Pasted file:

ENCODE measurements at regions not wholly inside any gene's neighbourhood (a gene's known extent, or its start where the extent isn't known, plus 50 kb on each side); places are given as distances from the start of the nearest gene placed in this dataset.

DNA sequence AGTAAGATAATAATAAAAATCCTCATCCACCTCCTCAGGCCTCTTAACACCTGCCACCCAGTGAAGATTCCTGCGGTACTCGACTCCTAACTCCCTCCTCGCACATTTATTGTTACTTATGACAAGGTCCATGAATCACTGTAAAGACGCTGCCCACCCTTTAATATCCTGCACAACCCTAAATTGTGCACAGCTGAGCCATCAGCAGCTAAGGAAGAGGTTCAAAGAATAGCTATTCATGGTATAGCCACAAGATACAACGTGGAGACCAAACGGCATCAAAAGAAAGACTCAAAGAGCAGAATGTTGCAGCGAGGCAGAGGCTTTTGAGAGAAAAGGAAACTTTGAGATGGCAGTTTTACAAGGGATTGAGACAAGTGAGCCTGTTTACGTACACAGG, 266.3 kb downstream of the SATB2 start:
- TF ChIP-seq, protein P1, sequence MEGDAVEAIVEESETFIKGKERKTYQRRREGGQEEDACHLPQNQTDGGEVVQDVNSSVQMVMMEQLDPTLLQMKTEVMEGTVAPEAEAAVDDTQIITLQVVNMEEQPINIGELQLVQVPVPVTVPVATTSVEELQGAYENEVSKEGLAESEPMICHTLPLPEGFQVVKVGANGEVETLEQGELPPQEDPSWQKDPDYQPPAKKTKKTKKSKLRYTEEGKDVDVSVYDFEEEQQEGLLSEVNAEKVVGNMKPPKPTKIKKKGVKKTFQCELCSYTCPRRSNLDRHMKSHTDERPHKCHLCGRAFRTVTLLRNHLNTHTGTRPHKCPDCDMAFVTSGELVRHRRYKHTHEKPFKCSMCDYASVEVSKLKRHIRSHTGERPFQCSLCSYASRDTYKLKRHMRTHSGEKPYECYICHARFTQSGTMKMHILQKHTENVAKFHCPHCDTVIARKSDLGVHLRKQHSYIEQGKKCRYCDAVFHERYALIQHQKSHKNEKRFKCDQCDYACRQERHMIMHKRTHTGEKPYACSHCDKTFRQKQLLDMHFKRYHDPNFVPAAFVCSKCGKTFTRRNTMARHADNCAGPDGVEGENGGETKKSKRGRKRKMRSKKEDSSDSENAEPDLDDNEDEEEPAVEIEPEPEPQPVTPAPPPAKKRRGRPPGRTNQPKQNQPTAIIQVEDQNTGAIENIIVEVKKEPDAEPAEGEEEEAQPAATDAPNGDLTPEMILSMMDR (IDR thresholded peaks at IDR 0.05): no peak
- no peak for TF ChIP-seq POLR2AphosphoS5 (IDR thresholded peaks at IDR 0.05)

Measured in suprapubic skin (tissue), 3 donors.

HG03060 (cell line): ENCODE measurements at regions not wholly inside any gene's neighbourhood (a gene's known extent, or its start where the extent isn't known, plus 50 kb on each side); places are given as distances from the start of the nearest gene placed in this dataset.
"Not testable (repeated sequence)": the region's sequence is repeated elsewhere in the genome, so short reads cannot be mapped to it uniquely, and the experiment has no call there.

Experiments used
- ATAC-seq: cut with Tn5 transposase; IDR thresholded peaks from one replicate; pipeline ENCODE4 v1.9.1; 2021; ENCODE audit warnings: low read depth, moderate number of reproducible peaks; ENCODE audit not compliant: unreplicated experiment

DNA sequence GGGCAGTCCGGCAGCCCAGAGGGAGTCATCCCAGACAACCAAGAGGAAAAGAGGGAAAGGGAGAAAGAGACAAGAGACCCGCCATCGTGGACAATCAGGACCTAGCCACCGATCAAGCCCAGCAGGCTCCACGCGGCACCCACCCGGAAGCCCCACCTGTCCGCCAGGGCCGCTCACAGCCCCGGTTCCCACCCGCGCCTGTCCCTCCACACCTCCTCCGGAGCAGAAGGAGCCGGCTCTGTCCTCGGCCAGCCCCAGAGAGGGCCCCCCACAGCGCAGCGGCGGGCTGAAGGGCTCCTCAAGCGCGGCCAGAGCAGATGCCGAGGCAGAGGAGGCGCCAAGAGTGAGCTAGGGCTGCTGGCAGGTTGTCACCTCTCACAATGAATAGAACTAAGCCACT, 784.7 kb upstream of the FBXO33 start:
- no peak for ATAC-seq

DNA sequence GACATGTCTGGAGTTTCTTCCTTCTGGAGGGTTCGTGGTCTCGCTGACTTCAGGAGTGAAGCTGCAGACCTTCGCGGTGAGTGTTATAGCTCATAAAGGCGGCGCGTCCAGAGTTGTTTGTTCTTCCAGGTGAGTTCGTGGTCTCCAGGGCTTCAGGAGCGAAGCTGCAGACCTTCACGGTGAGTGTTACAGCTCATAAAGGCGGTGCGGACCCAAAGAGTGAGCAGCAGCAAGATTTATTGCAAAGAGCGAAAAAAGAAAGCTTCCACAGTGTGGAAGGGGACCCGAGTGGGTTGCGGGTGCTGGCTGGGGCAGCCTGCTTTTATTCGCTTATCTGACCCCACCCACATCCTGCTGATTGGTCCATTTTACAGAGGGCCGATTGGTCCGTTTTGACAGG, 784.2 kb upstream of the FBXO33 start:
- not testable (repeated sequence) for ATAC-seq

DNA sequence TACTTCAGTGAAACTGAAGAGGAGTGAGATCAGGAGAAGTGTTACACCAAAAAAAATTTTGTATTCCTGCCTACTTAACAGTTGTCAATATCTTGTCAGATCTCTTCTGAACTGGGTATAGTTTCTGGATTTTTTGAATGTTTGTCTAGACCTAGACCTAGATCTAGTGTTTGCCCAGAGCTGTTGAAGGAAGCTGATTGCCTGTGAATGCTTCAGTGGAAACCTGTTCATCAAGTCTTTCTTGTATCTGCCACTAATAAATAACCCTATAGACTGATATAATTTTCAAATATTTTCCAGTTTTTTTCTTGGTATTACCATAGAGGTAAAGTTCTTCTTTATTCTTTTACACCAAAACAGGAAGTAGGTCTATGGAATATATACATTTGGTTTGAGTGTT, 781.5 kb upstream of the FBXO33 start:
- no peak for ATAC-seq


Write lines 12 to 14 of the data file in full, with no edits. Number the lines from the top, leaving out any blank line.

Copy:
DNA sequence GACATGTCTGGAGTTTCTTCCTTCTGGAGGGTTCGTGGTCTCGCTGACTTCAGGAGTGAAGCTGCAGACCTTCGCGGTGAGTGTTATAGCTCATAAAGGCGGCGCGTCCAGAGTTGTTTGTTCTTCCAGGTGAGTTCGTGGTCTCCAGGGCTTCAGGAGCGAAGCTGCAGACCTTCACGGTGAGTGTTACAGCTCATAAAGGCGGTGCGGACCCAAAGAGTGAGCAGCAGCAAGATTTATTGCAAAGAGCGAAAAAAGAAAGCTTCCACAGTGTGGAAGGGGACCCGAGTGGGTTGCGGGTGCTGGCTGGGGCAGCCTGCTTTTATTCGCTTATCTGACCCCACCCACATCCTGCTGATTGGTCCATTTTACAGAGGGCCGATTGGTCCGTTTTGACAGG, 784.2 kb upstream of the FBXO33 start:
- not testable (repeated sequence) for ATAC-seq

DNA sequence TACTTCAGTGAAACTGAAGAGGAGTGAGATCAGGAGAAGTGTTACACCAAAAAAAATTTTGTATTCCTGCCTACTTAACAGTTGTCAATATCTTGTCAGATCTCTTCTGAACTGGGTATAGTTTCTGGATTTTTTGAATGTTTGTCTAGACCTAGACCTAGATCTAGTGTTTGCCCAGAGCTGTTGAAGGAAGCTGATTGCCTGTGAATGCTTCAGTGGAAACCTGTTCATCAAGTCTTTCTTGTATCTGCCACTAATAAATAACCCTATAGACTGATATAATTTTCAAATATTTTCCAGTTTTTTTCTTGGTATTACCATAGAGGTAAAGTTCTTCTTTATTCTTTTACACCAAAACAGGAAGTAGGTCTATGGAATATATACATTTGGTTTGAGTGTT, 781.5 kb upstream of the FBXO33 start: